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  15. Aaytch Barton

    Aaytch Barton Active Member

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  16. Stalwart

    Stalwart Well-Known Member Anglican

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    I know he's a big authority. But so is Bart Ehrman. So what?
     
  17. highchurchman

    highchurchman Well-Known Member Anglican

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    According to Peter Heylin in his history of the reformation,' Ecclesia Restaurata', both Ussher and Hall, Calvinist inclined prelates, changed their affiliation from Calvinist to Anglican Catholic prior to the Civil War! Certainly this is expressed in the pamphlet wherein The ideas of the Anglican fathers of the Later Reformation highlight the Anglican teaching on the Lady Mary! 'Anglicans & Mary'.
    As well, Dean Field, who is regularly noted as being influenced by Calvinism, in his book,'On the Church',(5 Books,) doesn't back up your claims. He was an Elizabethan scholar and his idea of theology was in many places as Catholic as could be wished for, in fact he rubbishes people ,(such as myself,) who refused to accept that Rome wasn't catholic and was simply a sect as did Laud.(I changed in the fifties at College after reading his book.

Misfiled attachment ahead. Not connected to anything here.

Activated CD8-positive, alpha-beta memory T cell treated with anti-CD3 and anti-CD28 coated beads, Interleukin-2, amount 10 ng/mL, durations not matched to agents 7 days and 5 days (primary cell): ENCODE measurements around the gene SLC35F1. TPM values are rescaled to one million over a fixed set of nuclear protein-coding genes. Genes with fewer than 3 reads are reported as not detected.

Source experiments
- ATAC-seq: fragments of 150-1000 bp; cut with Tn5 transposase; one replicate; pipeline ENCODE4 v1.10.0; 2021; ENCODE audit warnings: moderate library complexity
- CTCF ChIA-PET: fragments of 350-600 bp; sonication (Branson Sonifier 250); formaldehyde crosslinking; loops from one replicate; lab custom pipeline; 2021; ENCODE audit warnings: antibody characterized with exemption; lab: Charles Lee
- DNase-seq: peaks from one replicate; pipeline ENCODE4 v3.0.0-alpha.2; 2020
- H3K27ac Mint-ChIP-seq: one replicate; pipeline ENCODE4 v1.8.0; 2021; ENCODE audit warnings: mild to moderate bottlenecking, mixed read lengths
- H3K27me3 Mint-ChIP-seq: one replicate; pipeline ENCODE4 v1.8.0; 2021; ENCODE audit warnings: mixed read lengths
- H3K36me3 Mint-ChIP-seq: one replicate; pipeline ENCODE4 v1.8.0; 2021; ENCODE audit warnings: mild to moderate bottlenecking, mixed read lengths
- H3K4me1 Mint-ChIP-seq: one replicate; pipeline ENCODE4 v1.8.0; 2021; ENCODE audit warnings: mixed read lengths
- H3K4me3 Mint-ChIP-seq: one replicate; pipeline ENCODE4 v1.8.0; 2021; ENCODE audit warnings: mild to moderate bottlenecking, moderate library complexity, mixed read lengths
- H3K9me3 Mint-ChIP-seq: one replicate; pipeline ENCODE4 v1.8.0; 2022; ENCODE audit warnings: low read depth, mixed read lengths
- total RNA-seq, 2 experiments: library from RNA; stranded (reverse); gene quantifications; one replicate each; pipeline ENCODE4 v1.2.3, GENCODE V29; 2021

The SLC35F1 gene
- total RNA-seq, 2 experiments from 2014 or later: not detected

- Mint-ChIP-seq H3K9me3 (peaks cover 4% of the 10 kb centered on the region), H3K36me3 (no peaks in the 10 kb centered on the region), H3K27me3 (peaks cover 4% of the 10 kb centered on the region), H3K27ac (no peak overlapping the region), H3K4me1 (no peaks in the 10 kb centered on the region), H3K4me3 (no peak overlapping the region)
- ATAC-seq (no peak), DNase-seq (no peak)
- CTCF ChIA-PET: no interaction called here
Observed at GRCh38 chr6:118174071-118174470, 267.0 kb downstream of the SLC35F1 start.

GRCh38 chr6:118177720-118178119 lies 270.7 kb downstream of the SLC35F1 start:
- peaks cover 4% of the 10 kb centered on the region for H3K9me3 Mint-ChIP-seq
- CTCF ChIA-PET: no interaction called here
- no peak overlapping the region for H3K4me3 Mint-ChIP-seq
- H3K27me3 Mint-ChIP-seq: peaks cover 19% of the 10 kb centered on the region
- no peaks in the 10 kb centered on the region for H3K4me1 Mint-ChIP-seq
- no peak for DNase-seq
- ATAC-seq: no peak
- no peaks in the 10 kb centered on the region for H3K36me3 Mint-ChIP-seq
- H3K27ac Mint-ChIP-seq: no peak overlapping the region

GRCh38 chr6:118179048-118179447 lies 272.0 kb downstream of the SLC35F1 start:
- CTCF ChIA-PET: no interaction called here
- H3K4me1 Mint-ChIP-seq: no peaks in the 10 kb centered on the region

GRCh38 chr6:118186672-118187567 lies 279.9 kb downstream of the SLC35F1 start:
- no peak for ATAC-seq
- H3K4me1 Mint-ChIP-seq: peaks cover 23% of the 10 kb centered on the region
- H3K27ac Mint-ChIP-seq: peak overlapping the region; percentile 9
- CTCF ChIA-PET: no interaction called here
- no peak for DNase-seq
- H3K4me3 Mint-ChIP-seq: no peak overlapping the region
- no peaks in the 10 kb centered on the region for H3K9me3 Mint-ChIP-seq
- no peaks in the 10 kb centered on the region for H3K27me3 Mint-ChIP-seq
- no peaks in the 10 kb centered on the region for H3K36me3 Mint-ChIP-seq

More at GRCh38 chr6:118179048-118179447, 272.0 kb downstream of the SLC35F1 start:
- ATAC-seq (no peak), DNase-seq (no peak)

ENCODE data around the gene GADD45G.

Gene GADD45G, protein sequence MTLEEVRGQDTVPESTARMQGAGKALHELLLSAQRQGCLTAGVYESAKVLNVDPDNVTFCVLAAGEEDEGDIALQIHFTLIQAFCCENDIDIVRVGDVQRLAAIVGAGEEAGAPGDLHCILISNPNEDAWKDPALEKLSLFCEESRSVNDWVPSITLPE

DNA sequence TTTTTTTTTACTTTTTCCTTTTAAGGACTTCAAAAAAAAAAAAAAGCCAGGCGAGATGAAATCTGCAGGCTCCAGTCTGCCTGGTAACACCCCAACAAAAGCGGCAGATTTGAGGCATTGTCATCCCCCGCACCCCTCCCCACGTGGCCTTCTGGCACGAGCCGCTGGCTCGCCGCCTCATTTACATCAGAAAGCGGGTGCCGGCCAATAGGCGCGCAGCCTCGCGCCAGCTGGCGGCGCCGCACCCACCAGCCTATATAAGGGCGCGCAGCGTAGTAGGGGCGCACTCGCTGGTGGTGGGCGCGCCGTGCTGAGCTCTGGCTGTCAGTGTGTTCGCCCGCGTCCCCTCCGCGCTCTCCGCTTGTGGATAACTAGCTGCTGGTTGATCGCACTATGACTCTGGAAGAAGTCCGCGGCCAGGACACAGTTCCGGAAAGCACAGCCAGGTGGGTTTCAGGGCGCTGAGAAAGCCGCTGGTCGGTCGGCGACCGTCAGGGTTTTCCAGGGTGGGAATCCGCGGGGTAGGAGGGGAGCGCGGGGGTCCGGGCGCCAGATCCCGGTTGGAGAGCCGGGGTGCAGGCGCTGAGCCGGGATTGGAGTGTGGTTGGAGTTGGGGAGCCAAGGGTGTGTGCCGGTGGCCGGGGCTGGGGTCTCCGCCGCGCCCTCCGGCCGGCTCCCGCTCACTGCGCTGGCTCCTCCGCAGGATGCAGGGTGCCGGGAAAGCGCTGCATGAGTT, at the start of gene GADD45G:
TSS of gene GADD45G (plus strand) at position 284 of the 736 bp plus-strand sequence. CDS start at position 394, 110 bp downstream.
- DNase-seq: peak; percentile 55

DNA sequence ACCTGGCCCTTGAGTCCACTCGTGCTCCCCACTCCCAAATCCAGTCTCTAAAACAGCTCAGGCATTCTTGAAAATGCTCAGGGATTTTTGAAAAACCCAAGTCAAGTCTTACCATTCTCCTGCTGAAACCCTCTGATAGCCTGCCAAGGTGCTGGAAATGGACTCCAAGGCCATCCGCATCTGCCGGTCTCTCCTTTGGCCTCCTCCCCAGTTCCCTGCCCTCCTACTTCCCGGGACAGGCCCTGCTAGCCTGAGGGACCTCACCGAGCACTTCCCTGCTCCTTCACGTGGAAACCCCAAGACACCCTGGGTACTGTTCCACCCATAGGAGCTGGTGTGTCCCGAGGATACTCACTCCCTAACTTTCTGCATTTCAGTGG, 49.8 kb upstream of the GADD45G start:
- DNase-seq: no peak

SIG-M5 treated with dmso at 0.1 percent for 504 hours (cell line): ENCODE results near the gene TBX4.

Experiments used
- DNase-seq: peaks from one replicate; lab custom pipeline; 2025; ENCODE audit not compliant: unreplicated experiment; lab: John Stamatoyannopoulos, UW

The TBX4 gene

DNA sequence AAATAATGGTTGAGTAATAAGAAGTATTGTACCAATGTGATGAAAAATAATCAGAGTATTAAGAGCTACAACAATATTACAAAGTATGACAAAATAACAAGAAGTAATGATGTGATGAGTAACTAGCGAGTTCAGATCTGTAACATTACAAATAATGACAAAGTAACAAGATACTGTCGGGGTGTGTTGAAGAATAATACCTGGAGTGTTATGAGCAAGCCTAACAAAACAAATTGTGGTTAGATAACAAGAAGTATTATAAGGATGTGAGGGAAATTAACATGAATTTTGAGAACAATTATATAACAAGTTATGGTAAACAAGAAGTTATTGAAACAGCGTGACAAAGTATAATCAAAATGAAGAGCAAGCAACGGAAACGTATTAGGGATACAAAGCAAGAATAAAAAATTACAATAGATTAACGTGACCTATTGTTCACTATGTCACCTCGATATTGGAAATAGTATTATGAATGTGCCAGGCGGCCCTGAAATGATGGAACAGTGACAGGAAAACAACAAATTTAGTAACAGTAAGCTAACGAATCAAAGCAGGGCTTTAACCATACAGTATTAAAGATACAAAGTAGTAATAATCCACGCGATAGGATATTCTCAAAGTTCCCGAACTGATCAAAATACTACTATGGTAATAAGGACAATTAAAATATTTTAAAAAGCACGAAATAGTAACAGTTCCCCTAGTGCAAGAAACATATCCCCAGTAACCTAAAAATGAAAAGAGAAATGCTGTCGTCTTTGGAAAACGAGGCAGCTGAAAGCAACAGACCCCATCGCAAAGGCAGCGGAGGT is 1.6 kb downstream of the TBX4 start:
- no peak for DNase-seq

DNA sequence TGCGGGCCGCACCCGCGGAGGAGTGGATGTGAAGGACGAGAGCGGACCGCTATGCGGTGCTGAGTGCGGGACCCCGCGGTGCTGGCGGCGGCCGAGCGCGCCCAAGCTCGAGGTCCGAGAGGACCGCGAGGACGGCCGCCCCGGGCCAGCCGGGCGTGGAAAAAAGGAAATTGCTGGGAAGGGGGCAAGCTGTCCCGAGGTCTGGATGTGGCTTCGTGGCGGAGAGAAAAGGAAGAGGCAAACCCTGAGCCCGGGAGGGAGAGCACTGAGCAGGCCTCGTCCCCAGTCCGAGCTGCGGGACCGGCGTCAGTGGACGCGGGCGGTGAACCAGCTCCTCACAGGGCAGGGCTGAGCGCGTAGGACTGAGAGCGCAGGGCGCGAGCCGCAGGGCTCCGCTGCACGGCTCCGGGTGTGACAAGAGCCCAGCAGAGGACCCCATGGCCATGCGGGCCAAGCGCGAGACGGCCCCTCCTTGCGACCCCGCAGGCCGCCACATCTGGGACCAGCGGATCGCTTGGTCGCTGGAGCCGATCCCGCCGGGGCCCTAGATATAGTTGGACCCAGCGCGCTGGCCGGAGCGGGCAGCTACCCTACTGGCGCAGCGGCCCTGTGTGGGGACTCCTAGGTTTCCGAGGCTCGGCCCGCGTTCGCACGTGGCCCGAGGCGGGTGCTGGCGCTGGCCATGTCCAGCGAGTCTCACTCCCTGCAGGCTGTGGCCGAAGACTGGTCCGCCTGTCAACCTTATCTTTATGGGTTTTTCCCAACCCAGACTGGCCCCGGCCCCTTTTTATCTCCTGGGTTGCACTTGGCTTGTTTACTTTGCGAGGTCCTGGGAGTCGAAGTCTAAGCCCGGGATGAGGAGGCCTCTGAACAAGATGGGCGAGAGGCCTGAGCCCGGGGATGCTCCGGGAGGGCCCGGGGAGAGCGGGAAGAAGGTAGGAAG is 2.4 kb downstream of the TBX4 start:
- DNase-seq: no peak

That there was an upsurge in calvinism in the Elizabethan Church, in its early days, is in escapable, but the faith is held by the Church collectively, not by individual bishops clergy or laity .Eliza proclaimed her Catholicity and that of the Church wherein she was a member, quite clearly and openly. The drawback there was the attitude of the nobility and middle classes, to returning the loot stolen by these people to the Church! Anglicanism is studied in a shallow and very unacceptable fashion on these boards, it deserves a deeper study, as does Elizabeth. She stole from the Church, as did her father & brother, but with her gains she bribed the upper classes! It was when the challenge came from the calvinists in 1639, that the Nobility in many cases deserted the Anglican Church and supported parliament thus losing for the Church in England, the so called Civil War! I must mention, that if there is one weakness manifest on these threads, it is not rudeness or bullying, it is the fact that most people do not seem to understand the doctrine of the Church as understood for some 1900 years.